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Spotlight on the Philippines

The Philippines have made the news this week due to their strong economy and improving employment stats. However, figures aren’t all they have to smile about as Filipinos have also been voted the happiest workers in SE Asia, according to the Asian Journal.

But first, let’s look at those employment figures. The government has reported that in addition to a booming economy, both the amount of Filipinos without jobs and the number of those looking for better work dropped in July to an 11-year low.

Falling unemployment rates

According to the July 2016 Labour Force Survey (LFS), conducted by the Philippine Statistics Authority (PSA) and reported on Nation Multimedia, the unemployment rate was found to have declined to 5.4 per cent during the first month of the Duterte administration, compared with the 6.5 per cent unemployment rate recorded in July of last year.

Moreover, in a statement made by the National Economic and Development Authority (Neda), the unemployment rate is now at its lowest since 2005. Currently the Philippines have an employment rate of a huge 94.6 per cent, which is equivalent to 41 million Filipinos in the workforce. This, too, is at its highest in July since 2011.

More interestingly however is the change in the underemployment rate, which fell from 21 per cent to 17.3 per cent, also making it the lowest figure in 11 years. Underemployment is a key concern for gradates globally, but this lowering figure is indicative of an improving job market.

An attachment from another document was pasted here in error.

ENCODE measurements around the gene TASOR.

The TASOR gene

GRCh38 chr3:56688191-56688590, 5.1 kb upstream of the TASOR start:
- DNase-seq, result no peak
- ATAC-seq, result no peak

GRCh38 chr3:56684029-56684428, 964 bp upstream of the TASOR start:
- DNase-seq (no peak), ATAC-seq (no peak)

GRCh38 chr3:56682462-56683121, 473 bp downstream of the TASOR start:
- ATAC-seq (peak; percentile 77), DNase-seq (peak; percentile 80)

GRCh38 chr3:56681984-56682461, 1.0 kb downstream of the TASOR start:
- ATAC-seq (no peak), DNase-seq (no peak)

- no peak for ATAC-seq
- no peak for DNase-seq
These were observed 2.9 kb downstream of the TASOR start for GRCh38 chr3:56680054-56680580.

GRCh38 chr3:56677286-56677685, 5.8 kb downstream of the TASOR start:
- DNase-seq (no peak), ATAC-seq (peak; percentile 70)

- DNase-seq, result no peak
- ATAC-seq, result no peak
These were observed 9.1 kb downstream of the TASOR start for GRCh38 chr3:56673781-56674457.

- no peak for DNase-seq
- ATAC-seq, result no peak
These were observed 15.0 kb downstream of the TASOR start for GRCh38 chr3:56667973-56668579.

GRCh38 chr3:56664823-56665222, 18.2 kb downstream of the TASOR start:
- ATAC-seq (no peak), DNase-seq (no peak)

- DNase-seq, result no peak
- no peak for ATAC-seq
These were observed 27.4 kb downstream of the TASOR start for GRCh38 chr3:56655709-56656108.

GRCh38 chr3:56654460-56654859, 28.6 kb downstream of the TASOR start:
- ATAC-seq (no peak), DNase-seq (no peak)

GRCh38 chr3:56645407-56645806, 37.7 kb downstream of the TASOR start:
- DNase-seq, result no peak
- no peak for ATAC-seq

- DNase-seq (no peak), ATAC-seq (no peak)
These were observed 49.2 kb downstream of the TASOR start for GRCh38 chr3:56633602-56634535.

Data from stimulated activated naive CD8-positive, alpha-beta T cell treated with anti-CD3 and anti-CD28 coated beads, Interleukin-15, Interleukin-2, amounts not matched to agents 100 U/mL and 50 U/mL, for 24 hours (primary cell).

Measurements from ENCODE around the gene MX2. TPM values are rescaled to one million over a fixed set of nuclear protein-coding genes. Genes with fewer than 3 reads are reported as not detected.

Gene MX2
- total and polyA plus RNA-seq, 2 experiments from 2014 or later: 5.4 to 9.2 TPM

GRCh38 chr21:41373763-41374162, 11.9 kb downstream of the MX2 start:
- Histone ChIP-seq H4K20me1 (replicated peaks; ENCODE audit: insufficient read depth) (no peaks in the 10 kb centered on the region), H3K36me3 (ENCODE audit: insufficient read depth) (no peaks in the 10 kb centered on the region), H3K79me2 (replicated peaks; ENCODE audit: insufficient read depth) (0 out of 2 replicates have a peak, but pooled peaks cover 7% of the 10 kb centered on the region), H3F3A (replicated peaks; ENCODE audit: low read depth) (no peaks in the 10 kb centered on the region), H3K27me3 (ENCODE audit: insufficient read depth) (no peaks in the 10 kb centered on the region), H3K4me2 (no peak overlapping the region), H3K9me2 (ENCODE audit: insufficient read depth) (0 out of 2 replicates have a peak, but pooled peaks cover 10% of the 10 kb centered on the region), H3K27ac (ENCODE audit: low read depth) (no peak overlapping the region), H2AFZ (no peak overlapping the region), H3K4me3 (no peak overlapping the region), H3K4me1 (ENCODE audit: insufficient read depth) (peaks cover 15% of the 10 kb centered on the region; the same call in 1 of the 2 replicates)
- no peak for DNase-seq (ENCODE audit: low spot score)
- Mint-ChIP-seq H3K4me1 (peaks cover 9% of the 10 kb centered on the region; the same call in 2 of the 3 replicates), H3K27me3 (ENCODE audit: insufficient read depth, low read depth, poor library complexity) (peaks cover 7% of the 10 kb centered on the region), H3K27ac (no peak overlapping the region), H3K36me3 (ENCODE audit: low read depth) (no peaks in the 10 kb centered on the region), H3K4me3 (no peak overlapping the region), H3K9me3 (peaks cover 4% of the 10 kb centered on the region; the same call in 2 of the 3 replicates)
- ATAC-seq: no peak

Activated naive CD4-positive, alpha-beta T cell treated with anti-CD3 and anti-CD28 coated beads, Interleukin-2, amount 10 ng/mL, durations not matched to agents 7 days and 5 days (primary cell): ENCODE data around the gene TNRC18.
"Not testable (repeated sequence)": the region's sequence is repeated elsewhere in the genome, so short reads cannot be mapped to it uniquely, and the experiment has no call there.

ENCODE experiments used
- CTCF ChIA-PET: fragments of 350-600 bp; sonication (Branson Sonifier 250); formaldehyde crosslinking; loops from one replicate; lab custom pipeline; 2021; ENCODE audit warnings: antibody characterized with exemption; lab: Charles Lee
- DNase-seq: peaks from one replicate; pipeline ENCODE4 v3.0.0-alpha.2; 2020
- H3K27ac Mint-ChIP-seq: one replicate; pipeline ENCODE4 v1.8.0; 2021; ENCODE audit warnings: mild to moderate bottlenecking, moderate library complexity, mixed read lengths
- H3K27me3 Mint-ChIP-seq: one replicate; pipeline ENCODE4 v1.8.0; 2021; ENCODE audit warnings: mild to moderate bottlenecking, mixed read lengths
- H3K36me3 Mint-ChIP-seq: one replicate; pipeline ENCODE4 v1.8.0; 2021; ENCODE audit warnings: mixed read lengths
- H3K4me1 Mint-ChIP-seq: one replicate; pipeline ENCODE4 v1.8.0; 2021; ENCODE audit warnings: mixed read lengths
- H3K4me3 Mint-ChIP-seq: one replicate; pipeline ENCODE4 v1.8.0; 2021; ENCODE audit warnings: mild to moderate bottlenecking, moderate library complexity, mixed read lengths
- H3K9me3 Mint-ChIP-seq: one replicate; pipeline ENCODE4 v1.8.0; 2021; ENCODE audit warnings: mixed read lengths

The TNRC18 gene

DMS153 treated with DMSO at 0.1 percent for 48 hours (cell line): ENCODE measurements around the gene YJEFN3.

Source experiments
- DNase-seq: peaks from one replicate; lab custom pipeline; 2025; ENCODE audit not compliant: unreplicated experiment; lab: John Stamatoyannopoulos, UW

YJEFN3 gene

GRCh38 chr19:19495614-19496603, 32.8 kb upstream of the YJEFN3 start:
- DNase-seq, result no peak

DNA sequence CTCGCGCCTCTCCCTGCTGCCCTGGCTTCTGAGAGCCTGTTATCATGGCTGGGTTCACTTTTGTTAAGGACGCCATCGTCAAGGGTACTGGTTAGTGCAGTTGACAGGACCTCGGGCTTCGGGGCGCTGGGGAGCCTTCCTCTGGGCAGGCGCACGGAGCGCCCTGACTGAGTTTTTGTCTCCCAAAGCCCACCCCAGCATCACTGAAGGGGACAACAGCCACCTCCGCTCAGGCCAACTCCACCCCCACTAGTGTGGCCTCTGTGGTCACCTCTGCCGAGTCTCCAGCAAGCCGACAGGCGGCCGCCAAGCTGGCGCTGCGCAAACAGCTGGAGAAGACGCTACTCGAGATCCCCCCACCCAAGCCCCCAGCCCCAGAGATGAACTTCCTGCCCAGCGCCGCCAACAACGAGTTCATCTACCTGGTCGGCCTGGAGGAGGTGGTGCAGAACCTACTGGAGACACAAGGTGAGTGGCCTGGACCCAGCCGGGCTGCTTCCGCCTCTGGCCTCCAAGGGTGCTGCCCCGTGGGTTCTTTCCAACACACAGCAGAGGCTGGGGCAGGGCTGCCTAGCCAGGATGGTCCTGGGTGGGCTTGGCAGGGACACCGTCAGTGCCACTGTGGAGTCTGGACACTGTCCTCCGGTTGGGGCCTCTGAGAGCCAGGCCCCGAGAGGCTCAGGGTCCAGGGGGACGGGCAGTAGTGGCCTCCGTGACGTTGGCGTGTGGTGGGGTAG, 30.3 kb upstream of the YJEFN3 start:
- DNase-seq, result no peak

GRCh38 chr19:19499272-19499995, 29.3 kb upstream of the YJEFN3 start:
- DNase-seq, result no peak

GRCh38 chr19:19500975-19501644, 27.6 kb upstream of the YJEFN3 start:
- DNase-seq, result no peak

Happiest workers

According to the 2016 Happiness Index Report, compiled by JobStreet, Filipinos take first place for happiness in ASEAN with an impressive 73 per cent happy with their current roles. After the Filipinos, came the Indonesians (71 per cent), Thai (61 per cent), Vietnamese (60) and Chinese workers in Hong Kong (57 per cent).

The report follows a particularly prosperous economic period (the economy saw an increase of 7 per cent), but there more happening here than profit alone. Participants were asked to complete a satisfaction rate on a 10-scale, with the 12,796 Filipinos asked averaging at 6.25.

When divided by industry, it was found that state workers were happiest (6.7), followed by those in the education and oil sectors (scoring 6.53 and 6.49 respectively).

Philip A. Gioca, the country manager for, noted that employees who were just starting in their respective industries (namely recent university graduates) and those in higher-up positions were found to be the happiest. Part of this positivity, he added was due to Filipinos being “genetically” happy workers who “see their future brighter than the rest.”

He also emphasised how camaraderie, quality of life and convenience of job location all played a role in employee happiness.

“When output is growing, productivity is there, targets are met, and you can see happier people,” Gioca said. “It’s actually a virtuous circle. When you have happy people, you have more productive people. And then the companies grow, and they want to invest more in their people.”

Don’t forget that, as a UK graduate, you are in a unique position to really utilise and enjoy this cultural boom, so check out our job listings today and see what opportunities may be waiting for you in ASEAN.


By David Gee Published: September 23, 2016


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